JAA to offer non-kosher meal option at Weinberg Terrace, AHAVA Memory Care
Changing tastesWeinberg Terrace will no longer be a kosher-only facility

JAA to offer non-kosher meal option at Weinberg Terrace, AHAVA Memory Care

The organization’s Jewish identity and faith-based values are still at the heart of JAA’s mission, its board chair said.

Residents at Weinberg Terrace (Photo by Jim Busis)
Residents at Weinberg Terrace (Photo by Jim Busis)

The Jewish Association on Aging has announced plans to offer a non-kosher meal option at Weinberg Terrace and AHAVA Memory Care.

Weinberg Terrace is a personal care community on Bartlett Street. AHAVA is located on JAA’s main campus on JHF Drive.

The changes were first revealed in an Aug. 7 letter sent to residents and their families signed by JAA’s President and CEO Mary Anne Foley, and Board Chair Lou Plung. The pair met with residents at both locations on Aug. 15 to discuss the dietary modifications.

“Change is hard,” Plung told the Chronicle after meeting with residents of Weinberg Terrace, “particularly when you’re living in a residential facility.”

He said the driving force behind the change is cost, and acknowledged the tension of trying to strike a balance between the organization’s mission and being fiduciarily responsible.

Foley said that a May survey of residents indicated that 80% of JAA residents favor a non-kosher meal option.

“We asked individuals to indicate what level of kashrut was important to them,” she said. Those concerned with the dietary laws responded that “strict” kashrut was important, meaning that all food must be kosher and certified by the Vaad Harabonim.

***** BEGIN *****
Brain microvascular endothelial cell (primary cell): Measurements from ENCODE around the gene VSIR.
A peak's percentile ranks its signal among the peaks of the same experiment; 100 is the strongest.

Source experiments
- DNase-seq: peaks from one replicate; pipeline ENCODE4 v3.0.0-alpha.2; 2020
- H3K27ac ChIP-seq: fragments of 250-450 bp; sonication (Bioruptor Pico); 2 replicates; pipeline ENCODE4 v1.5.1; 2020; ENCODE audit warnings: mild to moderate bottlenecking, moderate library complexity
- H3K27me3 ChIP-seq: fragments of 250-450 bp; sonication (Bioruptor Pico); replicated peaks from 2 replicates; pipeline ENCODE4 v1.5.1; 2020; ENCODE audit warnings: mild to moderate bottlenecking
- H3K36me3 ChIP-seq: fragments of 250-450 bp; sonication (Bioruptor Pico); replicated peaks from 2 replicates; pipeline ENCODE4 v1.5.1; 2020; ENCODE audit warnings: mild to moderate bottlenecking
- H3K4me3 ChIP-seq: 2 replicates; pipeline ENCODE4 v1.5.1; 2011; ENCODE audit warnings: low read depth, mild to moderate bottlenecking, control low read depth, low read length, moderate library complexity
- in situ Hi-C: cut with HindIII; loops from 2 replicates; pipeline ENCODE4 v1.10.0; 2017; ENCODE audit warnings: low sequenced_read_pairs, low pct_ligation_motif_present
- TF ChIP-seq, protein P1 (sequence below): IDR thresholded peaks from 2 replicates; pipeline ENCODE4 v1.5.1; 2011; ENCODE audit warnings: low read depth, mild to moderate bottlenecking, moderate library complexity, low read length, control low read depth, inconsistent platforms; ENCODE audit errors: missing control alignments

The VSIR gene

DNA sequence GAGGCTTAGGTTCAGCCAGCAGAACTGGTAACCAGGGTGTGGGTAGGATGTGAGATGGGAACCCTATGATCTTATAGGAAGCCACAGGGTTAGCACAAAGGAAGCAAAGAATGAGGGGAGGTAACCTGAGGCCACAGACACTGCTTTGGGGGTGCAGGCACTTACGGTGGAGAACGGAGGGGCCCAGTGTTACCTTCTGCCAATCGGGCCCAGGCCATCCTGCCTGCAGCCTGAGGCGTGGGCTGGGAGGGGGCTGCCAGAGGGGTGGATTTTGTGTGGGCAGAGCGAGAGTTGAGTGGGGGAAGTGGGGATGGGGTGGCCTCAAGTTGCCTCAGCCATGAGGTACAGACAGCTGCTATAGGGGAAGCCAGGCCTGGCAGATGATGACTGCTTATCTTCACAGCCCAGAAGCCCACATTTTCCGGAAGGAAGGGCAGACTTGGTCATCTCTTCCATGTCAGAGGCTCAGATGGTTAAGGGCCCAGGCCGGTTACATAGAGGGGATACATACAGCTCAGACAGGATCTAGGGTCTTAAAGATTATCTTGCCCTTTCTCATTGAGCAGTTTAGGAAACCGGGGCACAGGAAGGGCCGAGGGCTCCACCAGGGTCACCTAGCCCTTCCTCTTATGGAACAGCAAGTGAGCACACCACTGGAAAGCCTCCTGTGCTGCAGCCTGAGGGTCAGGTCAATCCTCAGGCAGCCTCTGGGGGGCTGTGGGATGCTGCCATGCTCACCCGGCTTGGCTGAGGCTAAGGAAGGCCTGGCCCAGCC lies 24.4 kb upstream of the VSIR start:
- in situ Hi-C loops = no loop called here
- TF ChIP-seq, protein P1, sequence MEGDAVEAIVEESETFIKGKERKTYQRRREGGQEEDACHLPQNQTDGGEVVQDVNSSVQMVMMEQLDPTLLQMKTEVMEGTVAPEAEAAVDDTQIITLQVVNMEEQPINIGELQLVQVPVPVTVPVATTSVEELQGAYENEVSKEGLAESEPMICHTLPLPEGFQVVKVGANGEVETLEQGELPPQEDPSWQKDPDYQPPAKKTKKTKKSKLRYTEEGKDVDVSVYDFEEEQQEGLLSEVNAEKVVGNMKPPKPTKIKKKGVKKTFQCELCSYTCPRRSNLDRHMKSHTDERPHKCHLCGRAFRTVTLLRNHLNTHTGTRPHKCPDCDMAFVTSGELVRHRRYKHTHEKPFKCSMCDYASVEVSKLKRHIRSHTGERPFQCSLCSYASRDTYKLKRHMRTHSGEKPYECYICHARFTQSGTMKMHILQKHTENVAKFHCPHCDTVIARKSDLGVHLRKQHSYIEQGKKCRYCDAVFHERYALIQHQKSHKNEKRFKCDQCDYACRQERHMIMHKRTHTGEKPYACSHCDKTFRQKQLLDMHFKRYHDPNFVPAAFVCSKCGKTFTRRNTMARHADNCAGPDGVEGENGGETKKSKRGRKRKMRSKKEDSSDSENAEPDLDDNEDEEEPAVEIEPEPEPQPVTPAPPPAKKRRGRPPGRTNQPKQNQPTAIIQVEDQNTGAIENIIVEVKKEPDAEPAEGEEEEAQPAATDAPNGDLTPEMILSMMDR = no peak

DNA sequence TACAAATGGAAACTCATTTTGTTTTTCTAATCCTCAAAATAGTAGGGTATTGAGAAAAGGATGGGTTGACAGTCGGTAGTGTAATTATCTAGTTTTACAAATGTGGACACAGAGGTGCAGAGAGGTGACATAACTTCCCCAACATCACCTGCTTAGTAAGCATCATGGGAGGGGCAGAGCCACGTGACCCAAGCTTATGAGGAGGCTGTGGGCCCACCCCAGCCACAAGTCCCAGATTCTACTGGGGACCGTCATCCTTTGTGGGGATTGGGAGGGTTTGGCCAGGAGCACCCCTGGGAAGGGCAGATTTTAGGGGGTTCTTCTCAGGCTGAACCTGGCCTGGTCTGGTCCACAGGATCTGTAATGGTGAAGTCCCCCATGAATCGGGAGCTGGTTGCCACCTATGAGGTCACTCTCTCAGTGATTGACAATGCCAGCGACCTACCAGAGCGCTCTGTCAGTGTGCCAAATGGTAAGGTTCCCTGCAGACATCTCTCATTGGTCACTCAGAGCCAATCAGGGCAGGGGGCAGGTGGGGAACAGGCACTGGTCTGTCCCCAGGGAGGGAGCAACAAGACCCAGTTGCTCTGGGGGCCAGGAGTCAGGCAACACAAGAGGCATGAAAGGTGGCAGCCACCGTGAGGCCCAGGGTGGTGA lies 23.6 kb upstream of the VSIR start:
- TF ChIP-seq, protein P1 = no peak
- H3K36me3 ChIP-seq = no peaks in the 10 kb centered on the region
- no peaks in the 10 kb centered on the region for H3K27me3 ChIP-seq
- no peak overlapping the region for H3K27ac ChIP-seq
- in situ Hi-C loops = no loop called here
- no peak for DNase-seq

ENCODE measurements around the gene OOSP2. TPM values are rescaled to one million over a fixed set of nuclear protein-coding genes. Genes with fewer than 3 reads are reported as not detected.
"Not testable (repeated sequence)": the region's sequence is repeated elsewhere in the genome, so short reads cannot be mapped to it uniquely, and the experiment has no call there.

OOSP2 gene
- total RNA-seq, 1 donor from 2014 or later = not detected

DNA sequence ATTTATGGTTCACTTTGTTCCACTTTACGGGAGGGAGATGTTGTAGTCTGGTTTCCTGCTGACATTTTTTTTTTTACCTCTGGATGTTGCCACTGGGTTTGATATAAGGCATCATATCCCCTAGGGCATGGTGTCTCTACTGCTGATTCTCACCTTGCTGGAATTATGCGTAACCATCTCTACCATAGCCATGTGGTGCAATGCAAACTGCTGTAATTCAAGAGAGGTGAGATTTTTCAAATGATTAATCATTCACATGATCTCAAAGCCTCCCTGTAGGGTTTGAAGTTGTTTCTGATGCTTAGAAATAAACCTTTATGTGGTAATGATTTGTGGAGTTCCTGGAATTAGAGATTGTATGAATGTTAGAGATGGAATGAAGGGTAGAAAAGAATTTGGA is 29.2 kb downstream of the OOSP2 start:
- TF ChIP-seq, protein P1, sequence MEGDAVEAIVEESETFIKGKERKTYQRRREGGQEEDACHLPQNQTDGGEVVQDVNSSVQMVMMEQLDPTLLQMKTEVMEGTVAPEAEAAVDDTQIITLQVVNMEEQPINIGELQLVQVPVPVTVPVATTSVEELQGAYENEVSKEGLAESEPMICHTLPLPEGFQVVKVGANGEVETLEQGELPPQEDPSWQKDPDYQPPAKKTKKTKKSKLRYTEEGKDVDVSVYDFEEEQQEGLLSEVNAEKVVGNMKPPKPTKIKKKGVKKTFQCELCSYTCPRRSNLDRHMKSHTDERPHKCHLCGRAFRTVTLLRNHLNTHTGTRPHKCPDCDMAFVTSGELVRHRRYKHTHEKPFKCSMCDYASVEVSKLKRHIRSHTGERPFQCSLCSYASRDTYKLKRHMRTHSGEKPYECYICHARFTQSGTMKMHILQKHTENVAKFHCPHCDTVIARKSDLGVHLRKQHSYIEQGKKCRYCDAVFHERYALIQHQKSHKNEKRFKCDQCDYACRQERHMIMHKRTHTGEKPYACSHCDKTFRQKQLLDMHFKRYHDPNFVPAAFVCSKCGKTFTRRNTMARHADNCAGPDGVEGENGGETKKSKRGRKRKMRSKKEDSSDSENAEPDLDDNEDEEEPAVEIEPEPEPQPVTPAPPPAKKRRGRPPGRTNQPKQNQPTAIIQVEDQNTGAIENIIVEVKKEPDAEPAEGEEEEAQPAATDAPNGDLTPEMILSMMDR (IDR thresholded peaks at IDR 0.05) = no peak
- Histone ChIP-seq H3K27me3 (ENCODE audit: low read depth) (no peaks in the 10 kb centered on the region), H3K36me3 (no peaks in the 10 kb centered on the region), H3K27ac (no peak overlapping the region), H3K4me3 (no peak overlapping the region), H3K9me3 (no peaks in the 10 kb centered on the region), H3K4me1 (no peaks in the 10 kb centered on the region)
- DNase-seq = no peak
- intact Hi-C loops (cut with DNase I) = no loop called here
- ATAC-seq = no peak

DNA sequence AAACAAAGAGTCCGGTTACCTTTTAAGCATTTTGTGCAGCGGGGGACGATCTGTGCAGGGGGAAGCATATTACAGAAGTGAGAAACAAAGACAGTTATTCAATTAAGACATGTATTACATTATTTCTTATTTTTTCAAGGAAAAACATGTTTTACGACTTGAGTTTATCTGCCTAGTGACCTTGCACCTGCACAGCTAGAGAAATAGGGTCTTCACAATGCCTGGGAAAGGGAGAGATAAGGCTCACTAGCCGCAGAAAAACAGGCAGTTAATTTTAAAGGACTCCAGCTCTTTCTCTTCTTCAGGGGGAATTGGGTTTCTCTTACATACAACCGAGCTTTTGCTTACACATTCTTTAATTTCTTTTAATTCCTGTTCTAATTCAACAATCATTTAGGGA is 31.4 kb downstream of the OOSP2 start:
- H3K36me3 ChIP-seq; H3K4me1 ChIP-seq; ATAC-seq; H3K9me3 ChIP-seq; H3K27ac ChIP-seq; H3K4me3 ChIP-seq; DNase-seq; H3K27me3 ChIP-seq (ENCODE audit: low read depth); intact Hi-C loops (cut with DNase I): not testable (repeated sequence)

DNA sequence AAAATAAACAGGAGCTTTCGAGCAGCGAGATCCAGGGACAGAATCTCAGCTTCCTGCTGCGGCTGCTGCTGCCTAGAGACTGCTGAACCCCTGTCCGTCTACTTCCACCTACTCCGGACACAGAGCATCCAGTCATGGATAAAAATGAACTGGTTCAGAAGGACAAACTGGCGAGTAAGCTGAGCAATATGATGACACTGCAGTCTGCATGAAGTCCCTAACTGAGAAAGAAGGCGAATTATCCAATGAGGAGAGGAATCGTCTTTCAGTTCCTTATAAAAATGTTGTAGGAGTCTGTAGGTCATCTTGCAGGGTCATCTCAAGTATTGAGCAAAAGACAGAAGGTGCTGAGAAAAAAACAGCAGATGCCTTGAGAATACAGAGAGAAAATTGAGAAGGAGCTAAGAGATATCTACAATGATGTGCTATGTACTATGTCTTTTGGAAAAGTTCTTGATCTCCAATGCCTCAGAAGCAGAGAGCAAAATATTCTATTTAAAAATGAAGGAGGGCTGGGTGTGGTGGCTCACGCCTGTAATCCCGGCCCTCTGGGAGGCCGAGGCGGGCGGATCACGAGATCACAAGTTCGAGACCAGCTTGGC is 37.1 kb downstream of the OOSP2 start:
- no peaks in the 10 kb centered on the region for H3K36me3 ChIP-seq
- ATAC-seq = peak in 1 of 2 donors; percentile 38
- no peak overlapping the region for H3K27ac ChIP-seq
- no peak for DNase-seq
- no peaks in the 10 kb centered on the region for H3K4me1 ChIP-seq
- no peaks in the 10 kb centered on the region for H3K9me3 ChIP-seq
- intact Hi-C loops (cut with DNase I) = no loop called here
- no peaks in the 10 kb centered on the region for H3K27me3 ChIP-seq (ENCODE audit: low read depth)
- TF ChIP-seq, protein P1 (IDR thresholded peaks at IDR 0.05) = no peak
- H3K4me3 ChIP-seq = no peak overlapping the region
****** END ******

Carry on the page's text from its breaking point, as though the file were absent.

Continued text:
Kosher meals will no longer be prepared at Weinberg Terrace. Instead, they will be made at the JAA’s main campus under the supervision of the Vaad five days a week.

The kosher meals will be double-sealed and labeled as Vaad-certified. Residents will still be served in Weinberg Terrace’s dining room, but there will now be a designated area for those who wish to eat kosher meals separately from those eating non-kosher meals.

Pork products and shellfish will not be served at any of the JAA’s facilities. Meals will not mix dairy products and meat.

The change, Plung said, will offer options and choice.

The organization’s Jewish identity and faith-based values are still at the heart of JAA’s mission, Plung said. And while some might argue that the JAA is watering down the organization’s Jewish character by changing the culinary options to include non-kosher offerings, Plung disagrees.

“Kosher is an important Jewish value, but so is chesed; so is taking care of our loved ones. So is honoring your mother and father, so is not abandoning people when they simply can’t afford to pay anymore,” he said.

Not everyone agrees with the JAA’s plan. Many took to social media to express their outrage at the proposed changes. Community members posted their opinions on the Facebook group “Jewish Pittsburgh.” Anger was directed at both the JAA and Vaad. Some questioned whether the cost-cutting measures squared with Judaism; others questioned whether residents could easily open a double-sealed meal, and whether food served in prepackaged containers would remain fresh.

Karen Gusky offered to organize a group to discuss what could be done to protest the planned changes.

A nurse at UPMC Shadyside Hospital and longtime community member, Gusky said she prefers to stay behind the scenes, helping where she can, but was motivated to act after speaking to an acquaintance who urged her to do something.

She posted in the Facebook group because she felt it was important to be an advocate.

“When you say you’re a kosher Jewish place, then you should be Jewish for everybody,” she said. “There are a lot of people that don’t eat kosher but respect it.”